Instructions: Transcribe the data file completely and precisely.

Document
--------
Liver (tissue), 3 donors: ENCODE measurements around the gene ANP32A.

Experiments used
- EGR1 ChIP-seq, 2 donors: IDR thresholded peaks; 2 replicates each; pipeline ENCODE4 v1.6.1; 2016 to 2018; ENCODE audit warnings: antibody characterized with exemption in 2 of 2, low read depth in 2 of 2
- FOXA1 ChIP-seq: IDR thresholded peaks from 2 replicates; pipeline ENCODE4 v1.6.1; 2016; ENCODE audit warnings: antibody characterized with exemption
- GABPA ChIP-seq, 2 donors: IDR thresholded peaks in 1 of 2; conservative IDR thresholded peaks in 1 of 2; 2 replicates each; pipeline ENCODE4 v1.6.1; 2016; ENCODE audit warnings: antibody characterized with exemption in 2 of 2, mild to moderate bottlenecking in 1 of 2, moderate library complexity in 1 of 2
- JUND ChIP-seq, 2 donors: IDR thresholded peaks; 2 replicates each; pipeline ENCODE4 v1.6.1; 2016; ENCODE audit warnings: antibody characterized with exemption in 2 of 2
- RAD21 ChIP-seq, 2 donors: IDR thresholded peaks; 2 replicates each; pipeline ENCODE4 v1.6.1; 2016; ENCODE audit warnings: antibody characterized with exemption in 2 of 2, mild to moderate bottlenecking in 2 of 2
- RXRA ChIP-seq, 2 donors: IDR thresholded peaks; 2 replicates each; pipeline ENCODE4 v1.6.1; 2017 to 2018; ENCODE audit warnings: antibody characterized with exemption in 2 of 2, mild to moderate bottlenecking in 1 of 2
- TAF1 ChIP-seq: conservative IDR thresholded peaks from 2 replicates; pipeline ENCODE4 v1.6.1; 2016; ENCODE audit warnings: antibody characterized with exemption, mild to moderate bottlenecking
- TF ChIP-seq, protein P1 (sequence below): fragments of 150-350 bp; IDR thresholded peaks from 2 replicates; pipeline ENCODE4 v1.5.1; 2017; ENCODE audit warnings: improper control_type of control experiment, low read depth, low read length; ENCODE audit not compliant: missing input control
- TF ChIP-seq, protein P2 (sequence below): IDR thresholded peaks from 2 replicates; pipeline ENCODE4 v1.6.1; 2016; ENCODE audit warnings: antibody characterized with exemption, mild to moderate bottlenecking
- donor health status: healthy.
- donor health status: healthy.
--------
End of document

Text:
Liver (tissue), 3 donors: ENCODE measurements around the gene ANP32A.

Experiments used
- EGR1 ChIP-seq, 2 donors: IDR thresholded peaks; 2 replicates each; pipeline ENCODE4 v1.6.1; 2016 to 2018; ENCODE audit warnings: antibody characterized with exemption in 2 of 2, low read depth in 2 of 2
- FOXA1 ChIP-seq: IDR thresholded peaks from 2 replicates; pipeline ENCODE4 v1.6.1; 2016; ENCODE audit warnings: antibody characterized with exemption
- GABPA ChIP-seq, 2 donors: IDR thresholded peaks in 1 of 2; conservative IDR thresholded peaks in 1 of 2; 2 replicates each; pipeline ENCODE4 v1.6.1; 2016; ENCODE audit warnings: antibody characterized with exemption in 2 of 2, mild to moderate bottlenecking in 1 of 2, moderate library complexity in 1 of 2
- JUND ChIP-seq, 2 donors: IDR thresholded peaks; 2 replicates each; pipeline ENCODE4 v1.6.1; 2016; ENCODE audit warnings: antibody characterized with exemption in 2 of 2
- RAD21 ChIP-seq, 2 donors: IDR thresholded peaks; 2 replicates each; pipeline ENCODE4 v1.6.1; 2016; ENCODE audit warnings: antibody characterized with exemption in 2 of 2, mild to moderate bottlenecking in 2 of 2
- RXRA ChIP-seq, 2 donors: IDR thresholded peaks; 2 replicates each; pipeline ENCODE4 v1.6.1; 2017 to 2018; ENCODE audit warnings: antibody characterized with exemption in 2 of 2, mild to moderate bottlenecking in 1 of 2
- TAF1 ChIP-seq: conservative IDR thresholded peaks from 2 replicates; pipeline ENCODE4 v1.6.1; 2016; ENCODE audit warnings: antibody characterized with exemption, mild to moderate bottlenecking
- TF ChIP-seq, protein P1 (sequence below): fragments of 150-350 bp; IDR thresholded peaks from 2 replicates; pipeline ENCODE4 v1.5.1; 2017; ENCODE audit warnings: improper control_type of control experiment, low read depth, low read length; ENCODE audit not compliant: missing input control
- TF ChIP-seq, protein P2 (sequence below): IDR thresholded peaks from 2 replicates; pipeline ENCODE4 v1.6.1; 2016; ENCODE audit warnings: antibody characterized with exemption, mild to moderate bottlenecking
- donor health status: healthy.
- donor health status: healthy.